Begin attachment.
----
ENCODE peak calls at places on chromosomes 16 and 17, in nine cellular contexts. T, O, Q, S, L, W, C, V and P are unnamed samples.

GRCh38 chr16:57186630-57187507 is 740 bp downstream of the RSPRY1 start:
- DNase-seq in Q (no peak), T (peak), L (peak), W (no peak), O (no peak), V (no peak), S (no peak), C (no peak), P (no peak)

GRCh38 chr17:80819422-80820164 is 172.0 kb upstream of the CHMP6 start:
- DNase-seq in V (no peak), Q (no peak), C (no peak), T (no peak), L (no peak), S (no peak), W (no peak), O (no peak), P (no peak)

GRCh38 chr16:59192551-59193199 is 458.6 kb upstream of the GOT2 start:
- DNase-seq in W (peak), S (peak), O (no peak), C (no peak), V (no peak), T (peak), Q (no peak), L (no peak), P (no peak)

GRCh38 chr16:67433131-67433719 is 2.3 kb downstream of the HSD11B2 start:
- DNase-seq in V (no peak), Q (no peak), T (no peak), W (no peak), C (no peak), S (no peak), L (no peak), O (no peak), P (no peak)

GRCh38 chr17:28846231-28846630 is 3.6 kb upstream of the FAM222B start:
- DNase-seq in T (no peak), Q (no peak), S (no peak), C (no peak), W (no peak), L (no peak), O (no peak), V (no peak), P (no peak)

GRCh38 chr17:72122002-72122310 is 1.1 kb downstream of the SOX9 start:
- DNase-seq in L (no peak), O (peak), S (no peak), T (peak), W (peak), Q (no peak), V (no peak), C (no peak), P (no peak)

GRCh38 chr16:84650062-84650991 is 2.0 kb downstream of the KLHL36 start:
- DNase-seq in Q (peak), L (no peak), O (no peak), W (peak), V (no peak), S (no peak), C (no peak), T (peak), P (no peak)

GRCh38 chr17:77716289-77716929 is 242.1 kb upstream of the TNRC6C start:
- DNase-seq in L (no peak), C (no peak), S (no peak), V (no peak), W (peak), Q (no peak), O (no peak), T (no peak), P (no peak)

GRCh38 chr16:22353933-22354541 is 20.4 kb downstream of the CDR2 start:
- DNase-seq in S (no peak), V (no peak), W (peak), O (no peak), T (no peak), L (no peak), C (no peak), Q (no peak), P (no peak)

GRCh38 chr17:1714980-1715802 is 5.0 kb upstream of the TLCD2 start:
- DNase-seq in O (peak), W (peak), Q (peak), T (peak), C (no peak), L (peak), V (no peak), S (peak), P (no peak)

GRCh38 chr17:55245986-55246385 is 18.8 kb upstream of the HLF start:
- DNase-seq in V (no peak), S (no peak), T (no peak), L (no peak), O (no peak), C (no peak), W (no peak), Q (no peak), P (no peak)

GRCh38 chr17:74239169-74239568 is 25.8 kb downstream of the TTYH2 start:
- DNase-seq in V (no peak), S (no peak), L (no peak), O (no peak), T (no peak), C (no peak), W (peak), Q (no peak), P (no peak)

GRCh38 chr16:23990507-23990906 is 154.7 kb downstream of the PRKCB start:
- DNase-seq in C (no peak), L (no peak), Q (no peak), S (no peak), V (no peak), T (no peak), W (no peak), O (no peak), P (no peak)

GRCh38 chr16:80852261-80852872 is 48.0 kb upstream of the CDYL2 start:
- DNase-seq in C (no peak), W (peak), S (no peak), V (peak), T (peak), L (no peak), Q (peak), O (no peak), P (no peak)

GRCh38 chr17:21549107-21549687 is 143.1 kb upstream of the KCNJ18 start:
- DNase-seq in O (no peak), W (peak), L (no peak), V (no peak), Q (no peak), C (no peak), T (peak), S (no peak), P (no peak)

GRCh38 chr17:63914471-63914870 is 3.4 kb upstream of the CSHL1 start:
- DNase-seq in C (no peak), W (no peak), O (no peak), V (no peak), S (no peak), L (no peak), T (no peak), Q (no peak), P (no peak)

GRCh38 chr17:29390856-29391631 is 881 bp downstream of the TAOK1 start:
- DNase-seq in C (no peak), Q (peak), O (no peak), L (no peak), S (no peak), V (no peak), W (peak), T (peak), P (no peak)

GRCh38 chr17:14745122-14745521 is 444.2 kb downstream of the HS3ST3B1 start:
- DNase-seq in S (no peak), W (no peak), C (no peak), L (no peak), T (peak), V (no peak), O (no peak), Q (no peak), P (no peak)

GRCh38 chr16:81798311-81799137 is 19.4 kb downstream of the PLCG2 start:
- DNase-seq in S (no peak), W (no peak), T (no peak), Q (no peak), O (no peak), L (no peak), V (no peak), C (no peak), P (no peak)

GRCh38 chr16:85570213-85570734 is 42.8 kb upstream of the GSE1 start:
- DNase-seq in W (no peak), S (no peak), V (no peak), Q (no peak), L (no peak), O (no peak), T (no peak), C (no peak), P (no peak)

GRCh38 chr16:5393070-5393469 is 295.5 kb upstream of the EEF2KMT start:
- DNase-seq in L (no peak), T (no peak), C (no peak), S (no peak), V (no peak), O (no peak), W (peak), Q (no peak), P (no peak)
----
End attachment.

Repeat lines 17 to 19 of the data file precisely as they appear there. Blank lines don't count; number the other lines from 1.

- DNase-seq in L (no peak), C (no peak), S (no peak), V (no peak), W (peak), Q (no peak), O (no peak), T (no peak), P (no peak)

GRCh38 chr16:22353933-22354541 is 20.4 kb downstream of the CDR2 start:
- DNase-seq in S (no peak), V (no peak), W (peak), O (no peak), T (no peak), L (no peak), C (no peak), Q (no peak), P (no peak)